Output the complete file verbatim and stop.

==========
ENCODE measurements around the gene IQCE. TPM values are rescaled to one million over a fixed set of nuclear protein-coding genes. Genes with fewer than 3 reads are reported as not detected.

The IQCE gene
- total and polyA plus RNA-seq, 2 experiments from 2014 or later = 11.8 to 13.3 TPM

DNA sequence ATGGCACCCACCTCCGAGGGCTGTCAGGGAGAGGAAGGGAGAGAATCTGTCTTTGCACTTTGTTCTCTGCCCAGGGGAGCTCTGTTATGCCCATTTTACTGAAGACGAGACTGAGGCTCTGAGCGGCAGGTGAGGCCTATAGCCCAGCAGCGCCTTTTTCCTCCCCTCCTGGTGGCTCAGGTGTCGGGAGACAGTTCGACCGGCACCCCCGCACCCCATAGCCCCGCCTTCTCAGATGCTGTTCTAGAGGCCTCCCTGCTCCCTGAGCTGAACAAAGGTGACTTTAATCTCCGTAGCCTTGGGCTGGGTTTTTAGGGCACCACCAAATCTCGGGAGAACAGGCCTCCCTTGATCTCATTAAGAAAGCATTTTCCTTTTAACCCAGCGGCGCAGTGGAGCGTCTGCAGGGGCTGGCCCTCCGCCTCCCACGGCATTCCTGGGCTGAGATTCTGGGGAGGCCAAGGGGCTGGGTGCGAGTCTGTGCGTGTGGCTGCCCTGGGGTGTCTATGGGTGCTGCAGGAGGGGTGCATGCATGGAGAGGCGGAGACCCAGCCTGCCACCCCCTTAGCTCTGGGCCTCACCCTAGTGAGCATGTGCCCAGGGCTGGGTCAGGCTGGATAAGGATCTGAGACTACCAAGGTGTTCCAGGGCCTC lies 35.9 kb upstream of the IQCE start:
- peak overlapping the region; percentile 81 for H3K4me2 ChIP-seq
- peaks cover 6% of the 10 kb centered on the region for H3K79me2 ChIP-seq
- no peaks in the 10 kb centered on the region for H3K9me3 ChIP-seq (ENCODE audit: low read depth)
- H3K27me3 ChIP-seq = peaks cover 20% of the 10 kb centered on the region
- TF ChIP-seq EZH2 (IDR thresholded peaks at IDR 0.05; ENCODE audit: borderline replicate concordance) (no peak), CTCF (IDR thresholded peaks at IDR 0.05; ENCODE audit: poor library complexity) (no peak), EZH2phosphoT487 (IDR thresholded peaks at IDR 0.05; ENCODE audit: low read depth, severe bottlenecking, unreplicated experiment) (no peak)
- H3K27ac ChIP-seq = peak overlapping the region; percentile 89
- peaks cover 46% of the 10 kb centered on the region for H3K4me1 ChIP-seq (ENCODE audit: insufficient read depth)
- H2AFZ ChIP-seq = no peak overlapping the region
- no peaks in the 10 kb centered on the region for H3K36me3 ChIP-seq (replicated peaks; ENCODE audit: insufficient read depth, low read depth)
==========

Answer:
ENCODE measurements around the gene IQCE. TPM values are rescaled to one million over a fixed set of nuclear protein-coding genes. Genes with fewer than 3 reads are reported as not detected.

The IQCE gene
- total and polyA plus RNA-seq, 2 experiments from 2014 or later = 11.8 to 13.3 TPM

DNA sequence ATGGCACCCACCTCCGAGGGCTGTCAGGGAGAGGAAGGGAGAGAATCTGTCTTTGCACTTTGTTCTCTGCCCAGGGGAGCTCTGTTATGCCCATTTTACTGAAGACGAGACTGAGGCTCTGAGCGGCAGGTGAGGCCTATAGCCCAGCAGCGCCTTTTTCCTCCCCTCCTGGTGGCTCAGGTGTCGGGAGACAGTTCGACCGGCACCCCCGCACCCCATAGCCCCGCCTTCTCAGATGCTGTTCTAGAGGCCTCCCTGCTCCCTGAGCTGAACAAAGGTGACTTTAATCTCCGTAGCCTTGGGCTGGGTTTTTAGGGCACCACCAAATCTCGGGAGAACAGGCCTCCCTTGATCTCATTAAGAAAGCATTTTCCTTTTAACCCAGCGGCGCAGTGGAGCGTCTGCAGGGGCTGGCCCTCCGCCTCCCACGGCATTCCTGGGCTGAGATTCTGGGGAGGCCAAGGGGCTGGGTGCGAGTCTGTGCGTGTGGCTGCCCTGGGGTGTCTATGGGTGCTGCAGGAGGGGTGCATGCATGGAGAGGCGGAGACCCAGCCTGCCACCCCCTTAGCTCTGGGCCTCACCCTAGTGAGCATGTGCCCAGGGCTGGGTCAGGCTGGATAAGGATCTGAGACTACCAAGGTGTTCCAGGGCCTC lies 35.9 kb upstream of the IQCE start:
- peak overlapping the region; percentile 81 for H3K4me2 ChIP-seq
- peaks cover 6% of the 10 kb centered on the region for H3K79me2 ChIP-seq
- no peaks in the 10 kb centered on the region for H3K9me3 ChIP-seq (ENCODE audit: low read depth)
- H3K27me3 ChIP-seq = peaks cover 20% of the 10 kb centered on the region
- TF ChIP-seq EZH2 (IDR thresholded peaks at IDR 0.05; ENCODE audit: borderline replicate concordance) (no peak), CTCF (IDR thresholded peaks at IDR 0.05; ENCODE audit: poor library complexity) (no peak), EZH2phosphoT487 (IDR thresholded peaks at IDR 0.05; ENCODE audit: low read depth, severe bottlenecking, unreplicated experiment) (no peak)
- H3K27ac ChIP-seq = peak overlapping the region; percentile 89
- peaks cover 46% of the 10 kb centered on the region for H3K4me1 ChIP-seq (ENCODE audit: insufficient read depth)
- H2AFZ ChIP-seq = no peak overlapping the region
- no peaks in the 10 kb centered on the region for H3K36me3 ChIP-seq (replicated peaks; ENCODE audit: insufficient read depth, low read depth)